norantly, infinite power weakly, or that infinite PROP. wisdom and goodness can do things not good or XII. wise to be done: All which are equally great and equally manifest absurdities. This, I conceive, is a very intelligible account of the moral attributes of God, satisfactory to the mind, and without perplexity and confusion of ideas: I might have said it at once, (as the truth most certainly is,) that justice, goodness, and all the other moral attributes of God, are as essential to the divine nature as the natural attributes of eternity, infinity, and the like. But because all atheistical persons, after they are fully convinced that there must needs be in the universe some one eternal, nécessary, infinite, and all-powerful being, will still, with unreasonable obstinacy, contend that they can by no means see any necessary connexion of goodness, justice, or any other moral attribute, with these natural perfections; therefore, I chose to endeavour to demonstrate the moral attributes by a particular deduction, in the manner I have now done.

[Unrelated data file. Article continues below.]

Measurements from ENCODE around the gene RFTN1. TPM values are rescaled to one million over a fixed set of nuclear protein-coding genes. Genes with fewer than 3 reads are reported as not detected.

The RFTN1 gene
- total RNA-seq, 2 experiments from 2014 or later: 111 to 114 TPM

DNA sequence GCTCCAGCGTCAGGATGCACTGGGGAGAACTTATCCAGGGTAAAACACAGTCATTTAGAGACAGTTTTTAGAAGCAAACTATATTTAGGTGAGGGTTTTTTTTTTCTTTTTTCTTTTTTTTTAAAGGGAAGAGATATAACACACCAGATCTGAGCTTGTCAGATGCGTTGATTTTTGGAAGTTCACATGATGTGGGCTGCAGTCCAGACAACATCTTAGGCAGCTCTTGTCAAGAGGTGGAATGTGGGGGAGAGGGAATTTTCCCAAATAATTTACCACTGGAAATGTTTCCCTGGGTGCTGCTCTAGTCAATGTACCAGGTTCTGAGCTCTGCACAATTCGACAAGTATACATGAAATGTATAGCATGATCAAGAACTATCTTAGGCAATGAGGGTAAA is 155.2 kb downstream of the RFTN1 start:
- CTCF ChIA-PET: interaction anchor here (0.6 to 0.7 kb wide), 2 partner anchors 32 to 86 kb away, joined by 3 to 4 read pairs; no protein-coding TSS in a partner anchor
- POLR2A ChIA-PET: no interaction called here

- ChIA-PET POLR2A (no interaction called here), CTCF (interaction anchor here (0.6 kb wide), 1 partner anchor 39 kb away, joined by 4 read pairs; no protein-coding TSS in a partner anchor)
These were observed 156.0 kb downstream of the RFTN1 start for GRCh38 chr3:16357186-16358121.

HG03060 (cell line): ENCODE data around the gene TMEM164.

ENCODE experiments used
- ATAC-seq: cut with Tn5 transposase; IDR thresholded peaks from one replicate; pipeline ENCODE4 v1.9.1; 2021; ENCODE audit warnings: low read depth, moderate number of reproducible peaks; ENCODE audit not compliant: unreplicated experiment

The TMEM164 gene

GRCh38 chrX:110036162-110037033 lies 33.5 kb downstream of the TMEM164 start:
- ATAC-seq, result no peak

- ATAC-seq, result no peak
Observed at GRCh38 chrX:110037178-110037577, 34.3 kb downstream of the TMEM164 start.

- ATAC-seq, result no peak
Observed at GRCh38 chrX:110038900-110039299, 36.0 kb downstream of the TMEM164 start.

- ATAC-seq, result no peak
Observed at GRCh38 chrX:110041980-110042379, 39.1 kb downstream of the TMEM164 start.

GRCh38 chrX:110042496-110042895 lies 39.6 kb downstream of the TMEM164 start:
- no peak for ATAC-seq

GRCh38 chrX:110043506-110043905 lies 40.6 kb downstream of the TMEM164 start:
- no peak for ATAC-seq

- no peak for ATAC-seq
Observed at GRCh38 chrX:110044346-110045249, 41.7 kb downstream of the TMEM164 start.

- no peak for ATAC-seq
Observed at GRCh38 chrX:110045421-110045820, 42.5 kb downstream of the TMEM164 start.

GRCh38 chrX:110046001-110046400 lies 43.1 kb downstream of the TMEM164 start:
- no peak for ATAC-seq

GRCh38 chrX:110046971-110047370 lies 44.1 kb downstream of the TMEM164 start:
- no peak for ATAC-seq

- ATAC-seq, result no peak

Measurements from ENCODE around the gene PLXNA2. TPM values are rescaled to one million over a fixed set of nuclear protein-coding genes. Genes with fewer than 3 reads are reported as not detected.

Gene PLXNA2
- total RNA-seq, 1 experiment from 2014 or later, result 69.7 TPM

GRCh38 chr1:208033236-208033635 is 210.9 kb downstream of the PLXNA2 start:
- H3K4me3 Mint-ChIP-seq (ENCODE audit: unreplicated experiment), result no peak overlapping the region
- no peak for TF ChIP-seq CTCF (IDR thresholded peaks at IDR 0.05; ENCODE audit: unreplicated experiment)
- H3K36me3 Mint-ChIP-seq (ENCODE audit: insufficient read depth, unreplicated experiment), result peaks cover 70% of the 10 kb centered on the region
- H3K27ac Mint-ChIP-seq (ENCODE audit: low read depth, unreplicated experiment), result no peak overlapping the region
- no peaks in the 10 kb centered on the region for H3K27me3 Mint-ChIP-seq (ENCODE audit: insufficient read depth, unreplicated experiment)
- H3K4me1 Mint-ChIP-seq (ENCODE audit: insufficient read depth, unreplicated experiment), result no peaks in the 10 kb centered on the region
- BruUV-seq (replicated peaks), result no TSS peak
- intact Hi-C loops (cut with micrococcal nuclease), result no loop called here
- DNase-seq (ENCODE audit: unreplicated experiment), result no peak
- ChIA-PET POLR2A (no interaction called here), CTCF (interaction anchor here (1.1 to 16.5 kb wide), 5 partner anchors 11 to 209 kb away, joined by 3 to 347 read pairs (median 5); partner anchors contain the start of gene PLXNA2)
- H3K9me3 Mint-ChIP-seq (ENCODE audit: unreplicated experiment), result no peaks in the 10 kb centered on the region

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2dly. From hence it follows, that though God is of the nea most perfectly free agent, yet he cannot but do al- cessity of ways what is best and wisest in the whole. The rea- ing always son is evident; because perfect wisdom and good- what is ness are as steady and certain principles of action fittest in as necessity itself. And an infinitely wise and good the whole. being, indued with the most perfect liberty, can no more choose to act in contradiction to wisdom and goodness than a necessary agent can act contrary to the necessity by which it is acted: it being as great an absurdity and impossibility in choice, for infinite wisdom to choose to act unwisely, or infinite goodness to choose what is not good; as it would be in nature for absolute necessity to fail of producing its necessary effect. There was indeed no necessity in nature, that God should at first create such beings as he has created, or indeed any beings at all; because he is in himself infinitely happy and allsufficient. There was also no necessity in nature that he should preserve and continue things in being